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Chapter 4: Data Analysis and Results
This chapter will review the collected data, evaluate methods used to analyze the data, and appraise the findings of the study. The purpose of this quantitative project was to determine the degree of relationship between the independent variale of nurse’s participation in an evidence-based CLABSI prevention using CHG bathing and the dependent variables of lowering CLABSI rates in patients with CVCs in a healthcare facility in Texas. The quantitative research methodology was selected as a means to review the collected data, evaluate and analyze the data and to appraise the findings of the quality improvement project. The purpose of the project is to explore the problem of CLABSIs and examine available measures to prevent, control, reduce incidences, and to implement a quality improvement project set forth by this investigator to decrease CLABSIs. More importantly, the project seeks to contribute to the field of evidence-based practices in nursing by showing the role of the nurse in helping to reduce HAIs, such as CLABSIs, in the adult critical care setting. In particular, the present project proposes nurse training on the CUSP toolkit and additional CLABSI maintenance, including CHG bathing as an intervention to prevent CLABSI. Central line Venous Catheters (CVCs) are commonly used for inpatients hospitalized in acute care Intensive Care Units (ICU) to administer blood products, intravenous fluids, parenteral nutrition, and other types of medications, such as antibiotics. The use of catheters is, however, linked to the risk of developing a hospital-acquired infection (HAI), known as Central-line Associated Bloodstream Infection (CLABSI) mainly caused by microorganisms found on the external surface of the patient’s skin, improper hand hygiene, or in the fluid pathway post-catheter insertion. Notably, CVCs have been cited as the most frequent and costliest causes of bloodstream infections (Haddadin & Regunath., 2019). CLABSI prevention is one of seven requirements by the Joint Commission for hospitals to accredited nursing care centers and listed as a National Patient Safety Goal (NPSG) NPSG.07.04.01 (Yokoe et al., 2018).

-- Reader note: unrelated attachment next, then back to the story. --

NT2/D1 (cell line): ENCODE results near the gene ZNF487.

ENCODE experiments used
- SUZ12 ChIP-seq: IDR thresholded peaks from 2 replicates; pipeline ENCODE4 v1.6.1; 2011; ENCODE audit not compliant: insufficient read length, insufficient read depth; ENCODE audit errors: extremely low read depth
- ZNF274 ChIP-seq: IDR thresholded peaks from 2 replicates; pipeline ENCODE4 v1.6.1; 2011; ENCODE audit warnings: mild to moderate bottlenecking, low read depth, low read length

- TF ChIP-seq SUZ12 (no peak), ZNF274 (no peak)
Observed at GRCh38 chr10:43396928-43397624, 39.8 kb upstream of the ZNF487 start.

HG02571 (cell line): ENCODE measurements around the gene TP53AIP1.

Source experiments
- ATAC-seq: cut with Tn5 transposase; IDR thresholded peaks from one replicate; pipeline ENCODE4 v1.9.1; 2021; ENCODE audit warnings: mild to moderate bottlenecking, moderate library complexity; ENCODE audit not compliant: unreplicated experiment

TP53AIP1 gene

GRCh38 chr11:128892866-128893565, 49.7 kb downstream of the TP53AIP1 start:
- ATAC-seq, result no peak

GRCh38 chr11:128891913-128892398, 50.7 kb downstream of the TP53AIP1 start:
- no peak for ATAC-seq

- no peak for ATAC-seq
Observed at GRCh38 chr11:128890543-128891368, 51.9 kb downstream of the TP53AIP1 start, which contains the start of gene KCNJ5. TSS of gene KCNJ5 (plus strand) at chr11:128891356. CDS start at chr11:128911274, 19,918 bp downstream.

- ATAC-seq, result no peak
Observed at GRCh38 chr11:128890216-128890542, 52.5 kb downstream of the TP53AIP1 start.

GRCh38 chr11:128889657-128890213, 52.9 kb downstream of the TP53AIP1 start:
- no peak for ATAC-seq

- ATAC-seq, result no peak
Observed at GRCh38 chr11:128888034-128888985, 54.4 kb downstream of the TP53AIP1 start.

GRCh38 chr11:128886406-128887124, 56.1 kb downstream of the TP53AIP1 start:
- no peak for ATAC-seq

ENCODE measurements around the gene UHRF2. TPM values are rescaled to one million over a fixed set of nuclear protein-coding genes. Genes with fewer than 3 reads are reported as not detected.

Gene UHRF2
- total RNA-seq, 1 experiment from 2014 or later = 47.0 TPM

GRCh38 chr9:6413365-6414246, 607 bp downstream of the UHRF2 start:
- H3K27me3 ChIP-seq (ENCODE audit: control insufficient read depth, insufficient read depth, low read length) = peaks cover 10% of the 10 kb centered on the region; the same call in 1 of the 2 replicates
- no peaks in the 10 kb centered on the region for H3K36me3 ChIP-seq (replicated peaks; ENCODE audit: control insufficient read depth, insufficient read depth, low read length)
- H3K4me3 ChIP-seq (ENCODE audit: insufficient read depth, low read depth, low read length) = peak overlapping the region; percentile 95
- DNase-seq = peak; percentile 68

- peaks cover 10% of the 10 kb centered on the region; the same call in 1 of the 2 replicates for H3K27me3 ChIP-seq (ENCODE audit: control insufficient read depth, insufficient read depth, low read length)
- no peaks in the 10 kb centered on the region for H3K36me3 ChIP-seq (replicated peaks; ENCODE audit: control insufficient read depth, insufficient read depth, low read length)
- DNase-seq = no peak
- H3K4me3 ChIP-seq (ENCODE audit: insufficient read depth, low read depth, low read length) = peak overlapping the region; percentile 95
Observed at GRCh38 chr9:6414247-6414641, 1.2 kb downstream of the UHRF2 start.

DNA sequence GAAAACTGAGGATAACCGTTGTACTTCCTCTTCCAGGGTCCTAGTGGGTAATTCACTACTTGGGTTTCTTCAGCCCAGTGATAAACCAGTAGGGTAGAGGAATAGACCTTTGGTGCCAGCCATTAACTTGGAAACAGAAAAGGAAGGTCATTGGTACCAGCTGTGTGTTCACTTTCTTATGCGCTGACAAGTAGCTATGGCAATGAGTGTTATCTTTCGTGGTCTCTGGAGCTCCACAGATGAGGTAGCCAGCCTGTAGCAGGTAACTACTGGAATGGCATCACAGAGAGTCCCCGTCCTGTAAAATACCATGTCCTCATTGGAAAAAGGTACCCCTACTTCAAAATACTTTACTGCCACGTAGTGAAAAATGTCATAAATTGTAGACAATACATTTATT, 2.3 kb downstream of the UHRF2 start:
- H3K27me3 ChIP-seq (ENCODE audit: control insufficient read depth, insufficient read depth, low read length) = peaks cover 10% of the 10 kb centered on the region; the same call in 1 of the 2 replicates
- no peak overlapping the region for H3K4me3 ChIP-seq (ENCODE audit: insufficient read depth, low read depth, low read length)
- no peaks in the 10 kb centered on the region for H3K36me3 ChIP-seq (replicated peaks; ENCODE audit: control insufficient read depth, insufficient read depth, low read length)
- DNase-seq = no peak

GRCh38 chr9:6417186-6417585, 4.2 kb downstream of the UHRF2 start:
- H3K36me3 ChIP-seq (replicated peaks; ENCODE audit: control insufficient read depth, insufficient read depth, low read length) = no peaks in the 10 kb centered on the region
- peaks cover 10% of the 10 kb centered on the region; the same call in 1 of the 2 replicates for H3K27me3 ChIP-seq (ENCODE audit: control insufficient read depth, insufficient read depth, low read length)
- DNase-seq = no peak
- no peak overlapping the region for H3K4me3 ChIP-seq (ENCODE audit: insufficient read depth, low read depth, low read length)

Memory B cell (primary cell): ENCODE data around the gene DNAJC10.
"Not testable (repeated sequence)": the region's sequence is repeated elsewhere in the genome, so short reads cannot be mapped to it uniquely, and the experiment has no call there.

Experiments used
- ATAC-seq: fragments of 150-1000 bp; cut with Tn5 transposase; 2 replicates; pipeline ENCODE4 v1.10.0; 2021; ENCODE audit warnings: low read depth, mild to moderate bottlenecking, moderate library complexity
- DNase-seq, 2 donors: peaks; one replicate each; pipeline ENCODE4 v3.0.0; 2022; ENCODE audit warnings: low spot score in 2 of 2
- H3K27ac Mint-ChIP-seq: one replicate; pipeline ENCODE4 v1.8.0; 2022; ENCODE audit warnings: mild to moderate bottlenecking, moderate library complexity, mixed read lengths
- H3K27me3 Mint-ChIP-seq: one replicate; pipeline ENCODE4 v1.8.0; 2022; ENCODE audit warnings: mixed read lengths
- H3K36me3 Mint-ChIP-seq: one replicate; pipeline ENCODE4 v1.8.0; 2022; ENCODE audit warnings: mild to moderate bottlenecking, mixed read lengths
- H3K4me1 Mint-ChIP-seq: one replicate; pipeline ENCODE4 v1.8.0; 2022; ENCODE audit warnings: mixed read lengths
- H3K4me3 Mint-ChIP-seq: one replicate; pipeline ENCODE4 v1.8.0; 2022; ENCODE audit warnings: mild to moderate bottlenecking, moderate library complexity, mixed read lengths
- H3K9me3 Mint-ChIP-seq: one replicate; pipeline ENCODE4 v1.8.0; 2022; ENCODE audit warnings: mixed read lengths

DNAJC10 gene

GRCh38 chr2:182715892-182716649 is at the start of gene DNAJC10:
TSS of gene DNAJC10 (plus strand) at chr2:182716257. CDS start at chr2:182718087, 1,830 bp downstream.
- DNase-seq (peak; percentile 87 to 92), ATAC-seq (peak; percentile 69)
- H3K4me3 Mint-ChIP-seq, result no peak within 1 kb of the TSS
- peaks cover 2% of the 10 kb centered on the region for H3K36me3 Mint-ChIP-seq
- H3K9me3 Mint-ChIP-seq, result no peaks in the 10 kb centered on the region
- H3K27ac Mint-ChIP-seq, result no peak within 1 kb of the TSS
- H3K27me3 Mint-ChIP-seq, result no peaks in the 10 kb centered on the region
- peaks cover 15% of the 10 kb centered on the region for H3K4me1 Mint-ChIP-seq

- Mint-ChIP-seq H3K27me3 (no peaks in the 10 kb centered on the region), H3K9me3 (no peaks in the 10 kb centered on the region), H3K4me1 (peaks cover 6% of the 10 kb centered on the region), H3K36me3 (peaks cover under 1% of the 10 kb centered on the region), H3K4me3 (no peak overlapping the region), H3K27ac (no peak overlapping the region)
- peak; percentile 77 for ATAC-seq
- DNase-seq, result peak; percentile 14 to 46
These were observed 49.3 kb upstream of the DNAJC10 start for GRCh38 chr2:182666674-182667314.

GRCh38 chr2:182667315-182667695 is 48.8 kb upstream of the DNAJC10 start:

Evidence-based practices, including CHG bathing, adequate hand hygiene, and clear de-escalation protocols for central lines that are no longer medically necessary, were utilized. The Comprehensive Unit-based Safety Program (CUSP) is a program designed to teach and enhance patient safety awareness as well as the quality of nursing care (Basinger, 2015). The project will implement CUSP, which is comprised of five basic steps. The CUSP process starts with providing education on the CUSP Central-line maintenance bundle that includes chlorohexidine gluconate (CHG) bathing, followed by the identification of weaknesses and risks in patient safety, then the partnering of a senior executive of the critical care unit, learning from the flaws, and the execution of communication and teamwork tools (Basinger, 2015). The core CUSP toolkit (appendix B) gives clinical teams the training resources and tools to apply the CUSP CHG bathing intervention for this project to prevent CLABSIs.